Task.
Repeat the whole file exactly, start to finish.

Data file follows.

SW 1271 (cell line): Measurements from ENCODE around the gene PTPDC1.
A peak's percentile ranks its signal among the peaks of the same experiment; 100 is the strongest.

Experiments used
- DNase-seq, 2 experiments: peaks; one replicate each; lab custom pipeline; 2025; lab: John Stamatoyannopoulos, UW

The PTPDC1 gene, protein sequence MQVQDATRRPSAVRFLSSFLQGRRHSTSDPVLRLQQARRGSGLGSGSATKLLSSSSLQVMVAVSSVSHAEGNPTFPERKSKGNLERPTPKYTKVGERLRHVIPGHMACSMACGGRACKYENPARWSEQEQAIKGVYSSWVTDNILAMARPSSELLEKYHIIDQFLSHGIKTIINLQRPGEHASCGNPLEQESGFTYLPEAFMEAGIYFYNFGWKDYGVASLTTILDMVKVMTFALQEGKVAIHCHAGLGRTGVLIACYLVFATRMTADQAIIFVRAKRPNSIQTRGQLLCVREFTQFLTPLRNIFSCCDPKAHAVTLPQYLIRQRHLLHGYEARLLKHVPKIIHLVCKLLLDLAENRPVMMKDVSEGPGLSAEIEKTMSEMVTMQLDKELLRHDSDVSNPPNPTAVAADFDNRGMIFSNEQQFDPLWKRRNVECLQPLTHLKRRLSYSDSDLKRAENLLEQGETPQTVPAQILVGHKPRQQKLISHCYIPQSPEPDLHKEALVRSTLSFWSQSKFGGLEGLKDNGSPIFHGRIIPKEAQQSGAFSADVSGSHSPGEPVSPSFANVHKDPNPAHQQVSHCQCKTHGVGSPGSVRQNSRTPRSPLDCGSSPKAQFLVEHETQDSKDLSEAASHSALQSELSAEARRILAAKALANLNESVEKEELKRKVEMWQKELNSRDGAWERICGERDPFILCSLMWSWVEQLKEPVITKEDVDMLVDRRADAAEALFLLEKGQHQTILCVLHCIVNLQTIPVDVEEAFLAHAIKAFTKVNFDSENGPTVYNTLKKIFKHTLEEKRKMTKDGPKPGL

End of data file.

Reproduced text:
SW 1271 (cell line): Measurements from ENCODE around the gene PTPDC1.
A peak's percentile ranks its signal among the peaks of the same experiment; 100 is the strongest.

Experiments used
- DNase-seq, 2 experiments: peaks; one replicate each; lab custom pipeline; 2025; lab: John Stamatoyannopoulos, UW

The PTPDC1 gene, protein sequence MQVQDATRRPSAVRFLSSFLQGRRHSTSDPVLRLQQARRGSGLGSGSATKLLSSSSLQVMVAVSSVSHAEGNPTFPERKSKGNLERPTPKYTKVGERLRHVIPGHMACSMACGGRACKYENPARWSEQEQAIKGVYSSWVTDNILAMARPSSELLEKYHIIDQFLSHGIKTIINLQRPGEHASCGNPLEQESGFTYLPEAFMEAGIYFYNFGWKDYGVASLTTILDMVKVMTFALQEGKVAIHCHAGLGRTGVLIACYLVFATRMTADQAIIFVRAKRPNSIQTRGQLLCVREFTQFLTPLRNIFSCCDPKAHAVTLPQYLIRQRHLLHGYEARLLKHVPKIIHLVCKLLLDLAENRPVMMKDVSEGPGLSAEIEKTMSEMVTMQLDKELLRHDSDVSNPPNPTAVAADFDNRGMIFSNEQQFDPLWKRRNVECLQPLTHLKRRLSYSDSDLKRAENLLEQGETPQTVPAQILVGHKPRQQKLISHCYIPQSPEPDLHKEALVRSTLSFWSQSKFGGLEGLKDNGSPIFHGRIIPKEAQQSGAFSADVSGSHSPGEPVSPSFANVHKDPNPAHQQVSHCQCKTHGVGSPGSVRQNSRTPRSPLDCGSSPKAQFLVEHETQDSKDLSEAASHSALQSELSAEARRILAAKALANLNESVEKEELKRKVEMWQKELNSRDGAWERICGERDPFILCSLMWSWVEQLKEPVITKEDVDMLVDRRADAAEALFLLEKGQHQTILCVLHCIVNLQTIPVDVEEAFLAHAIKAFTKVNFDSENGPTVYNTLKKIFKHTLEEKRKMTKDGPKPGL